Dismiss this message or find out more. Forgot your password? Don't have an account? Sign up here for discounts and quicker purchasing. The ultimate collection on punk and race, from the Clash to Los Crudos. The concrete distinctiveness of certain sections of the population is a product of specific historically developed subordinate roles assigned and enforced by the dominant ideology and politics.
And though a class culture is composed of broad elements and roles that attempt to embrace the majority of the class, as a class, regardless of sex, race or age, certain differences in cultural expression can lead to the generation of a subculture or a counter-culture. Relative to class cultures, sub-cultures are sub-sets—smaller, more localized and specific structures within one or the other of the larger cultural realms.
Generally speaking, the tendency is for cohesive subcultures to develop within the subordinate classes, while counter-cultures develop within the dominant culture. Subcultural expressions are one way that oppressed individuals find to cope with the pressures of their subordinate existence, and in negotiating their collective existence. Sub-cultures can be characterized as focusing around certain activities, values and uses of material goods and spaces, which differentiate them in certain significant ways from the broader parent culture.
Four specific modes of expression have been identified as primary elements of sub-cultural style: dress, music, ritual and language including specific slang, dialect, vocabulary and assigned meanings.
Similarly, though distinctly, there is the tendency within the dominant culture towards the generation of alternative counter-cultures, rather than cohesive sub-cultures. The latter precipitate, typically, not tight sub-cultures but a diffuse counter-culture milieu. The primary reason that counter-cultural alternative institutions can develop within, and even in conscious ideological and political opposition to, the dominant culture is that that culture affords the space and opportunity economically and ideologically for sections of it to drop out of circulation and to explore alternatives.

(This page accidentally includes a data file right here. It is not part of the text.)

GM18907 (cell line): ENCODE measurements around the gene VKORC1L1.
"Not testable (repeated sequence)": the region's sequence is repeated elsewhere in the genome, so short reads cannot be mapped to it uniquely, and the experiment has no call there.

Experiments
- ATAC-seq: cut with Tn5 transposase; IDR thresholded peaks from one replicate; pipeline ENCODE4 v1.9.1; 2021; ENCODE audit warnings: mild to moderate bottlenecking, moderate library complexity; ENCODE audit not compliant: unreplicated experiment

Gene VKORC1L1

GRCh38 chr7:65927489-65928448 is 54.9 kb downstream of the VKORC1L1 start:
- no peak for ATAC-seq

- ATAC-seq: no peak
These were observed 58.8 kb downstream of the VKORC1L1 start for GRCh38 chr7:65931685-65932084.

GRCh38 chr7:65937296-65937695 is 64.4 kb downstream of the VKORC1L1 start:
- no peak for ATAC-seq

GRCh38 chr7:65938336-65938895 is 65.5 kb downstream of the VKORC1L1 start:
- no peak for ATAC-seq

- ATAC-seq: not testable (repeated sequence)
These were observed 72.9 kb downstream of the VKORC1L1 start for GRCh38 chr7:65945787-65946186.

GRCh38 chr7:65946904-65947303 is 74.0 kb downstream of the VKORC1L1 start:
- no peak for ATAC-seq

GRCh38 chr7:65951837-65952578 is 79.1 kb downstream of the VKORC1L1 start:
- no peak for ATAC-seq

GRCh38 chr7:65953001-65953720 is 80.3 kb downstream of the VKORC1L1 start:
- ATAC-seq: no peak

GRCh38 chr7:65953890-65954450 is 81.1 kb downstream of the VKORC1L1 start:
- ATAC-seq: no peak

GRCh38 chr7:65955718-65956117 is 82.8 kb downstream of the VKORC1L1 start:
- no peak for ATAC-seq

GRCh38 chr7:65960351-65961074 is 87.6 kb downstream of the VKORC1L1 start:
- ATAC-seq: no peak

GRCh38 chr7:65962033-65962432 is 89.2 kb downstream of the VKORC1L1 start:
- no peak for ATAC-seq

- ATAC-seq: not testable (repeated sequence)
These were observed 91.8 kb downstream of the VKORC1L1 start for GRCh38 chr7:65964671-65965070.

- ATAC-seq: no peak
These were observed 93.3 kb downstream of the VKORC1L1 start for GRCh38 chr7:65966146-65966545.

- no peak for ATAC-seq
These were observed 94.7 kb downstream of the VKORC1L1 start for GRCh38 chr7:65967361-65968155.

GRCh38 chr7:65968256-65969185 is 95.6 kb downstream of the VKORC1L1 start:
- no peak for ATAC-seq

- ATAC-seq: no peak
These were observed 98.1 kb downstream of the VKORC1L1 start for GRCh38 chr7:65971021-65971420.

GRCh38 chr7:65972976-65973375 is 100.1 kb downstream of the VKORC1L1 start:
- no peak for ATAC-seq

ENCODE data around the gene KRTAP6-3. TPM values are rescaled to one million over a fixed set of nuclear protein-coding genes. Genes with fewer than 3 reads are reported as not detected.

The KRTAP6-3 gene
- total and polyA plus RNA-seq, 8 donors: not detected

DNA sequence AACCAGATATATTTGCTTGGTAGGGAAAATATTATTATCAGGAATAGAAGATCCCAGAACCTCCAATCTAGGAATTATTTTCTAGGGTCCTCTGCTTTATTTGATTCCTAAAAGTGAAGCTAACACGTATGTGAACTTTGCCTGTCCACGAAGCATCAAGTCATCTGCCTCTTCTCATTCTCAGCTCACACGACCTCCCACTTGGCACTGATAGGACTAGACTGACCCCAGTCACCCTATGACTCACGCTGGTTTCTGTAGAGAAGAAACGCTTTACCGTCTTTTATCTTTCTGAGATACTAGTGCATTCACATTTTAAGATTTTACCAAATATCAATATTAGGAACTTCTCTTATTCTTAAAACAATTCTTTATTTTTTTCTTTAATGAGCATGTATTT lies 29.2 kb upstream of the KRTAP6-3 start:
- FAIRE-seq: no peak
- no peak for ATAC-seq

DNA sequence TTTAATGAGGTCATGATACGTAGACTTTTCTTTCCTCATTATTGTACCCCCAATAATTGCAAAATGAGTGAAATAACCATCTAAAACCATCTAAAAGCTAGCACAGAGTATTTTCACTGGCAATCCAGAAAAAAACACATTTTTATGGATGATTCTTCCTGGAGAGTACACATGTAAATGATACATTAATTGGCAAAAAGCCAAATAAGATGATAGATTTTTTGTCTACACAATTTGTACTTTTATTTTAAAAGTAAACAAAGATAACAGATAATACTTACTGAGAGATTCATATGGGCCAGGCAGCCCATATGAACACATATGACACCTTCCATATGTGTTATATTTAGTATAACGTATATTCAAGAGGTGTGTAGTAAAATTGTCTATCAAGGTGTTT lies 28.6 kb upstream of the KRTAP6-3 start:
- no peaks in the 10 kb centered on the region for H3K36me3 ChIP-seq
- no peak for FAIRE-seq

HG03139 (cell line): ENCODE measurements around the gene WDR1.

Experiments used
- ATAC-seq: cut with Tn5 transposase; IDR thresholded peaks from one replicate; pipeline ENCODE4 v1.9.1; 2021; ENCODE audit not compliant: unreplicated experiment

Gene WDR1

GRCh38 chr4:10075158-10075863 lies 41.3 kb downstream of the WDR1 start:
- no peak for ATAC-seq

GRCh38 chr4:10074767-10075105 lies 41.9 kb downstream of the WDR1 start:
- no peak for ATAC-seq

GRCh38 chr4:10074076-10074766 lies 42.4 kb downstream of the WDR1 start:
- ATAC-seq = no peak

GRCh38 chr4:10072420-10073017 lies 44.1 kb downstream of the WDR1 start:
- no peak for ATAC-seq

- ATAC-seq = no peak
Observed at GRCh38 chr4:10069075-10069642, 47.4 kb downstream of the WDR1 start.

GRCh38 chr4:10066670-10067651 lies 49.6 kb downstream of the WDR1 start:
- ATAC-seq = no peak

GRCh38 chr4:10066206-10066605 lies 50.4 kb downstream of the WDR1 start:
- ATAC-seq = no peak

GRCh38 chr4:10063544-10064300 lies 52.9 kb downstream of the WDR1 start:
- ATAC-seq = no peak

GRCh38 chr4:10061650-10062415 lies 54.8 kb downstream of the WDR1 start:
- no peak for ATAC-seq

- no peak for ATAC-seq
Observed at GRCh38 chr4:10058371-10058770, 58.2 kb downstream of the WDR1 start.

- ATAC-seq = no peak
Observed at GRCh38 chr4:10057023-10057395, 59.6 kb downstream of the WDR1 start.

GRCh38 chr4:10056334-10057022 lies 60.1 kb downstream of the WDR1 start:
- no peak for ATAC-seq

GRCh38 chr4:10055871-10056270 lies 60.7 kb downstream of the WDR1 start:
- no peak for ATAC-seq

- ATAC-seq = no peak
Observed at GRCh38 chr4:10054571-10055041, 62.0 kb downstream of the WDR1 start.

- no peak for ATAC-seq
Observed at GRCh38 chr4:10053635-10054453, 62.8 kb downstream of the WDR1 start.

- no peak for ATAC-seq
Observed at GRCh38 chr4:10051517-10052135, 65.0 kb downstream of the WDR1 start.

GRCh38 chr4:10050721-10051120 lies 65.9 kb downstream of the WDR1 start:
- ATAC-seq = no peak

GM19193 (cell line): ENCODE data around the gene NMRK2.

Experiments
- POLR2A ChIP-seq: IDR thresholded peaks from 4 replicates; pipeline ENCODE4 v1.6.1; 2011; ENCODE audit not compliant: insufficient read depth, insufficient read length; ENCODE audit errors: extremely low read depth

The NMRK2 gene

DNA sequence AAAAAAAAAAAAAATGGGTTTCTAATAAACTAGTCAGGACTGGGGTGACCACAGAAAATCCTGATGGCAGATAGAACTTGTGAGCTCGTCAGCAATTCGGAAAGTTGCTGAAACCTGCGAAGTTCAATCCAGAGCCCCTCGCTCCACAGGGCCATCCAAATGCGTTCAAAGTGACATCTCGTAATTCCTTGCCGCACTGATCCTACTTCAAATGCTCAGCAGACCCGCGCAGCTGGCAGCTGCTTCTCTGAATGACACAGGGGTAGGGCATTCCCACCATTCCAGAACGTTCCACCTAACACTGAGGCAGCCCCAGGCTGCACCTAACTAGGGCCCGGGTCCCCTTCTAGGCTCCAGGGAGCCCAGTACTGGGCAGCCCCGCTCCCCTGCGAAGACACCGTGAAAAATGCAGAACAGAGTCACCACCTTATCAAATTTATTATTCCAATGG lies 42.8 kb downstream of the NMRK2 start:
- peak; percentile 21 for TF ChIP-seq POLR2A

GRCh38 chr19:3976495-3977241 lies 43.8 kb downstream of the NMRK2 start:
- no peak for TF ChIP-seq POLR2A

Such exploration can take the form of new patterns of living and family life, as well as experimenting with careers that fuse leisure and work experiences the retreat to the country commune, the artisan production of arts and crafts, etc. The working class is generally afforded no such options. The distinction between sub-cultures and countercultures is important for an analysis of punk rock because, while punk rock in England developed as part of a working class sub-culture, it has always functioned in the U. But the specific position of youth within the subordinate and dominant classes tends to generate specifically similar responses to the predominant rhythmic patterns of daily life such that a concept of youth culture is a useful analytical tool.
This is the case primarily because even though there are distinctly different responses, there are definite similarities at times more so than at other times between both youth sub-cultural and counter-cultural experiences. There have been numerous theories and interpretations of youth culture in general. Liberals and conservatives have tended to generate their own meanings and responses; and Marxists have disagreed not only on definitions, but also on the validity of the concept itself. The correctness of the insistence on the distinctness of each new generation seems They thus share in some degree or other various common experiences and therefore expectations and values which are different from those of other generations.